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June 15, 2011



The mark of Cain

You see these faces daily, on your way to work, on your way to the mall, as you walk, drive or are driven along streets, or stroll in a park alone or with your family or friends. Their eyes cross yours, you cast a casual glance at their uniform; and you think you know what you are looking at!
See their faces now, as they eye their prey while he begs for mercy. They warm up to the kill by working out where to place pain on his body in well-measured blows and kicks, before making the final move to draw blood.
Indignation sears you, rage makes you tremble. But you cannot avoid their faces. You fix your gaze on them. You wish you could somehow look deep within their souls, into the deepest recess of their minds, at the demons that must abound within them. You wish you could unravel the secret behind the existence of these demons. What begot them? The Shakespearian frailty of their mothers? The Freudian resentment they may bear their fathers?
But you can’t penetrate. Your gaze strives in vain against these stony walls of ghastly determination – determination to abdicate one’s right to be called human. You see blood gush out from the body of the victim who is still trying to evoke their pity with his pleas for being taken to hospital. They make sure his blood flows out smoothly.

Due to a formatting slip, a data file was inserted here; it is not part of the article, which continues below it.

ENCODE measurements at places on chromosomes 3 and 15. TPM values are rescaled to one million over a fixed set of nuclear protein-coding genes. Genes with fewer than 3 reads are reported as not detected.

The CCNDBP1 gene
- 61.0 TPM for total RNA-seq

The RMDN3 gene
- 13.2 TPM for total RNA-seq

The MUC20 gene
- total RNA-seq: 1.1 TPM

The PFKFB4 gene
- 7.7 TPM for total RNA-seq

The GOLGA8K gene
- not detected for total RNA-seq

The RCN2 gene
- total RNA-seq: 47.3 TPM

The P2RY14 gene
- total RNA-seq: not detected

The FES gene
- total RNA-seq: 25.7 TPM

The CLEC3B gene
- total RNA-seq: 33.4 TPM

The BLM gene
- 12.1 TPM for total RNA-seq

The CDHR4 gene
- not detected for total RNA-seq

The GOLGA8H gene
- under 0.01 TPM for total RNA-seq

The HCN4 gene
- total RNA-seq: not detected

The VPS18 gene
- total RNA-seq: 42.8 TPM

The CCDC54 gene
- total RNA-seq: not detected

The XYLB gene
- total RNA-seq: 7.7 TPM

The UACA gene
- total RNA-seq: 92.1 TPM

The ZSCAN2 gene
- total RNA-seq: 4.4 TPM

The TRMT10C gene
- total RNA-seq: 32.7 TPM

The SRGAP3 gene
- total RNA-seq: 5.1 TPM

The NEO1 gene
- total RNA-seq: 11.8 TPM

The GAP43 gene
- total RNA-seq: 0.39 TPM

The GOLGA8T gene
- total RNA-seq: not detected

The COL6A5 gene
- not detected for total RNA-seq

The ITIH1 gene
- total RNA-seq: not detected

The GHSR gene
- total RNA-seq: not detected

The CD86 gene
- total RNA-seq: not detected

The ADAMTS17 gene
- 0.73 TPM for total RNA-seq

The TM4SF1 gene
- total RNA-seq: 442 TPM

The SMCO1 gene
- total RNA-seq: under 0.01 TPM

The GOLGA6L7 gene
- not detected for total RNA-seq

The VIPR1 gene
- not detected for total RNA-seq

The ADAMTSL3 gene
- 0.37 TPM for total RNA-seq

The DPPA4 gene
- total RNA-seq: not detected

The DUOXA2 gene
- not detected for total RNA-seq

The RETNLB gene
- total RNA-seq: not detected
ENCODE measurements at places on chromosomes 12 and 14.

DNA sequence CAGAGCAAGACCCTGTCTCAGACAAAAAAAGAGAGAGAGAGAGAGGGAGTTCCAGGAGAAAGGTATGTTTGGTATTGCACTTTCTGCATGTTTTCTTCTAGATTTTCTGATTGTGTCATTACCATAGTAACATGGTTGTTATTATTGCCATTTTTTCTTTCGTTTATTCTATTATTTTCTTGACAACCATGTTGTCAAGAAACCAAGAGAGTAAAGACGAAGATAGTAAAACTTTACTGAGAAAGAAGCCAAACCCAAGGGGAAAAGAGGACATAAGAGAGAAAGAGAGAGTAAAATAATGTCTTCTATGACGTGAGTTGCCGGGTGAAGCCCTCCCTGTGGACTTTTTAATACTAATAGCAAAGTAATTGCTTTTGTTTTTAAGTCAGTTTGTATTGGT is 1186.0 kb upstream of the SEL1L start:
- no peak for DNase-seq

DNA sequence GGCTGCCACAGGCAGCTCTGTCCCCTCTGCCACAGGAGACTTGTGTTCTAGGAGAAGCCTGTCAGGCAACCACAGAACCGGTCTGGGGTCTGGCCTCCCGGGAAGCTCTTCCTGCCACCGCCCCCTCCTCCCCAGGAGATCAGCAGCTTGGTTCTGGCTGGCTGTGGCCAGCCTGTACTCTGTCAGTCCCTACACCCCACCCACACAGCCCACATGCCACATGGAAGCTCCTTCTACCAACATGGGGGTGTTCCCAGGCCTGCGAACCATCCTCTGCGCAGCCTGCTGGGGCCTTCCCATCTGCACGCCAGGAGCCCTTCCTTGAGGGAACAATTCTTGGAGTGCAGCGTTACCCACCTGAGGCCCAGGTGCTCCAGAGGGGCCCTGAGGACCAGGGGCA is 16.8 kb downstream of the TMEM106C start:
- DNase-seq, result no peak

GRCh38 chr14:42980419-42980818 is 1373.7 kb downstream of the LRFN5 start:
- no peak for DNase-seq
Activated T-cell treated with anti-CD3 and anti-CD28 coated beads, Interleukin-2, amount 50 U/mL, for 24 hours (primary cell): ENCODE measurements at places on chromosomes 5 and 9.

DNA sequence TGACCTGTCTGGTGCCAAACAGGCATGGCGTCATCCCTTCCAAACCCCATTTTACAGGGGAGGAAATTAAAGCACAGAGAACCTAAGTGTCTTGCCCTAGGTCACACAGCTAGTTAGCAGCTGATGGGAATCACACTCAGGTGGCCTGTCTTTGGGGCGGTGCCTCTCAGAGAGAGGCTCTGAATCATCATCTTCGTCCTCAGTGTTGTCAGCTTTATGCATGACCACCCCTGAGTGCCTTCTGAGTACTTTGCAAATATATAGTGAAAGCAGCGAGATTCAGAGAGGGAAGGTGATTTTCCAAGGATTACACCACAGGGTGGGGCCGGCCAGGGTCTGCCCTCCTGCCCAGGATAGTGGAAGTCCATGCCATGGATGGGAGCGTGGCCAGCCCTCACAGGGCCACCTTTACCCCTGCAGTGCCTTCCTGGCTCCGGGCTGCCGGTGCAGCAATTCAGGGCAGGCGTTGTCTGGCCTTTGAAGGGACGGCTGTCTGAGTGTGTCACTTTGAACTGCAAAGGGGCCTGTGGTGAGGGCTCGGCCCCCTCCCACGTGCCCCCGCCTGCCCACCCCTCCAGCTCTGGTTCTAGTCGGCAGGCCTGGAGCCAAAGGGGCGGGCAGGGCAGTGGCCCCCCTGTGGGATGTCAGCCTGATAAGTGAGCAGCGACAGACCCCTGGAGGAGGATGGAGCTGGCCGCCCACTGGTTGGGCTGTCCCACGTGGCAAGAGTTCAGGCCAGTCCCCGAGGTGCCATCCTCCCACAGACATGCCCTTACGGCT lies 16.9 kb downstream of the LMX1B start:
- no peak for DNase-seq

You suddenly realise there is no need for your effort. There is a distinct lack of psychological complexity here. They don’t have to displace from their minds the fact that it is a 19-year-old boy, it is a human being, it is life. There is no such notion to displace in the first place. There is no question of conscience involved. What about the fear of consequences? Consequences here are determined not by crime but by class; and the boy obviously has ‘no class’, he is an underdog. He is so vulnerable, so inconsequential.
It is inhumanity then? But what animal can ever stand accused of this? What beast would do this to another beast? No, they have to be human;

they are distinctly human. And that’s scary. Still scary, after so much that we have come to know during this century and in the centuries before it about the capability of humans to degrade their own species. It is scarier when you think it is not happening in a movie based on the memoirs of a holocaust survivor, it is not happening as part of a tribal genocide in some far-off land in the continent of Africa. It is here, right in the middle of where you live. You are no more a perceptive viewer of a depiction of reality; you are a spectator of the rape of your own humanity.